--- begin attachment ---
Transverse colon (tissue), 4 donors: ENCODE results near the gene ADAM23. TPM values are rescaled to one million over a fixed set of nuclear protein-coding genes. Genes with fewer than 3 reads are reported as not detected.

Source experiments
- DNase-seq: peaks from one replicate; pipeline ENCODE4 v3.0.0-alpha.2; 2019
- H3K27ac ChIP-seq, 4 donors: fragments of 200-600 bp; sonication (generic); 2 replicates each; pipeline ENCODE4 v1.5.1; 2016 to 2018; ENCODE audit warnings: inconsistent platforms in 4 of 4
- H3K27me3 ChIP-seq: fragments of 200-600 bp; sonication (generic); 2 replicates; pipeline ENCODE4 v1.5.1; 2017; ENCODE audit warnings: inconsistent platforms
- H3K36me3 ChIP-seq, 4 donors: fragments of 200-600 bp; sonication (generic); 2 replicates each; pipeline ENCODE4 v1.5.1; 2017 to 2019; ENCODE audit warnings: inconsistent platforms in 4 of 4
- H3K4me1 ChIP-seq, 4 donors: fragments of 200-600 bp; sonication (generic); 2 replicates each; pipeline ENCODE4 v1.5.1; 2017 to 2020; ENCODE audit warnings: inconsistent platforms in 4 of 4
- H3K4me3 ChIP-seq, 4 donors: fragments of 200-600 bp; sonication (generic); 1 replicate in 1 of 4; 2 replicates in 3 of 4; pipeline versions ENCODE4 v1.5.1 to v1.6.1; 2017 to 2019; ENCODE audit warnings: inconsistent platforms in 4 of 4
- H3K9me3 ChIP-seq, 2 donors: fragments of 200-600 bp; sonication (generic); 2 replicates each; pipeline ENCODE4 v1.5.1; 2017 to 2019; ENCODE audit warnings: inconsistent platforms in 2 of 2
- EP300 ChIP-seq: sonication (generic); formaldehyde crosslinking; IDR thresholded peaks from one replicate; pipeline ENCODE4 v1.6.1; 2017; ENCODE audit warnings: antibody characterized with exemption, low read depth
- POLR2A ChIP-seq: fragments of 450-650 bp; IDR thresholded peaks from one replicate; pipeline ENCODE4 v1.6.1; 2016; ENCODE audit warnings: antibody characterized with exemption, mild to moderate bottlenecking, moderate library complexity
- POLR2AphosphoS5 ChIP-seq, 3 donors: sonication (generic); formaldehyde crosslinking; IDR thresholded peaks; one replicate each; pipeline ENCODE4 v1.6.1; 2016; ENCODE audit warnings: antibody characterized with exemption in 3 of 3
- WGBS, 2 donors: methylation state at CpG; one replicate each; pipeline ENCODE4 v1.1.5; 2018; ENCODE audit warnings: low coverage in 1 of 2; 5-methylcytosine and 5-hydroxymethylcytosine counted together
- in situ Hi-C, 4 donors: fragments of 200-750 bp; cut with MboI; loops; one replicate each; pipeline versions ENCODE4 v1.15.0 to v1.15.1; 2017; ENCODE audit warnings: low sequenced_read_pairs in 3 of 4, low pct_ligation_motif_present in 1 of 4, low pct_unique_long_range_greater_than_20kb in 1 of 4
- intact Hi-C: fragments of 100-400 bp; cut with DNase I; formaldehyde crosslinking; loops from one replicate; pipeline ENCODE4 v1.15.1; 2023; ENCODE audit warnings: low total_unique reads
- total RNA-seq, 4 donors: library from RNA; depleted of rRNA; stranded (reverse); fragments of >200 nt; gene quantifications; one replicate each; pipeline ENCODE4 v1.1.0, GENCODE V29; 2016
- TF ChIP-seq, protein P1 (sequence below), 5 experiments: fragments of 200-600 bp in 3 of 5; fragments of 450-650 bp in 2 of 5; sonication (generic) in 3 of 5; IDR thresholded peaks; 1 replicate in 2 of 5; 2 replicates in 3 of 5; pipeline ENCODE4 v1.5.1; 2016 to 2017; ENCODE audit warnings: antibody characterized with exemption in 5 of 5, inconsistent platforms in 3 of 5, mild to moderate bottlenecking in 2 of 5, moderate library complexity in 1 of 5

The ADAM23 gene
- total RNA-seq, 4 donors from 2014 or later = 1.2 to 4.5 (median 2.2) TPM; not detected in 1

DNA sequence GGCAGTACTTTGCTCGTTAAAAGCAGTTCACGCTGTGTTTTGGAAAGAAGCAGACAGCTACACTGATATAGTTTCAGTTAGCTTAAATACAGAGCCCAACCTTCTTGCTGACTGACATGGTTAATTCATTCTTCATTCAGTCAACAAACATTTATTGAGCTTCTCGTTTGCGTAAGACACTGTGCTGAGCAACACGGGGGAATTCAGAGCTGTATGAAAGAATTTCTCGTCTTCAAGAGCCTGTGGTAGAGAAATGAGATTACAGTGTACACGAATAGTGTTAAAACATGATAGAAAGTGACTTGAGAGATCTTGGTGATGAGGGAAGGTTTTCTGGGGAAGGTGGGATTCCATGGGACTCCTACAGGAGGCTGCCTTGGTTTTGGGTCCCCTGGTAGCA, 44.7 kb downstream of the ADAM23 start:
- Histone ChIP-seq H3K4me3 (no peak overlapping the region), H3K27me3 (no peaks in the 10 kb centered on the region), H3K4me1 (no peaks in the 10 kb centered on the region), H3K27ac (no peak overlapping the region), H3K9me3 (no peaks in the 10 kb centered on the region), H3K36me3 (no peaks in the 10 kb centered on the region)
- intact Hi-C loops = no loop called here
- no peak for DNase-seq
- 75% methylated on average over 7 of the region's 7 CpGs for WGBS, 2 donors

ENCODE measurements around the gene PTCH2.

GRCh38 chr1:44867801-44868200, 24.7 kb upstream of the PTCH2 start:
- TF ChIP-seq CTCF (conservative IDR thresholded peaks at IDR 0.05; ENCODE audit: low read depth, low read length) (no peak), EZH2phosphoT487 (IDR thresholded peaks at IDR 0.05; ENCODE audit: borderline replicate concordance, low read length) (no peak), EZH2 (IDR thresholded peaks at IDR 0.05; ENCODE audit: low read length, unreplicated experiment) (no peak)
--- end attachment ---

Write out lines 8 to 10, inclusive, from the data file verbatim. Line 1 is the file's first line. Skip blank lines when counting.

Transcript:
- H3K4me3 ChIP-seq, 4 donors: fragments of 200-600 bp; sonication (generic); 1 replicate in 1 of 4; 2 replicates in 3 of 4; pipeline versions ENCODE4 v1.5.1 to v1.6.1; 2017 to 2019; ENCODE audit warnings: inconsistent platforms in 4 of 4
- H3K9me3 ChIP-seq, 2 donors: fragments of 200-600 bp; sonication (generic); 2 replicates each; pipeline ENCODE4 v1.5.1; 2017 to 2019; ENCODE audit warnings: inconsistent platforms in 2 of 2
- EP300 ChIP-seq: sonication (generic); formaldehyde crosslinking; IDR thresholded peaks from one replicate; pipeline ENCODE4 v1.6.1; 2017; ENCODE audit warnings: antibody characterized with exemption, low read depth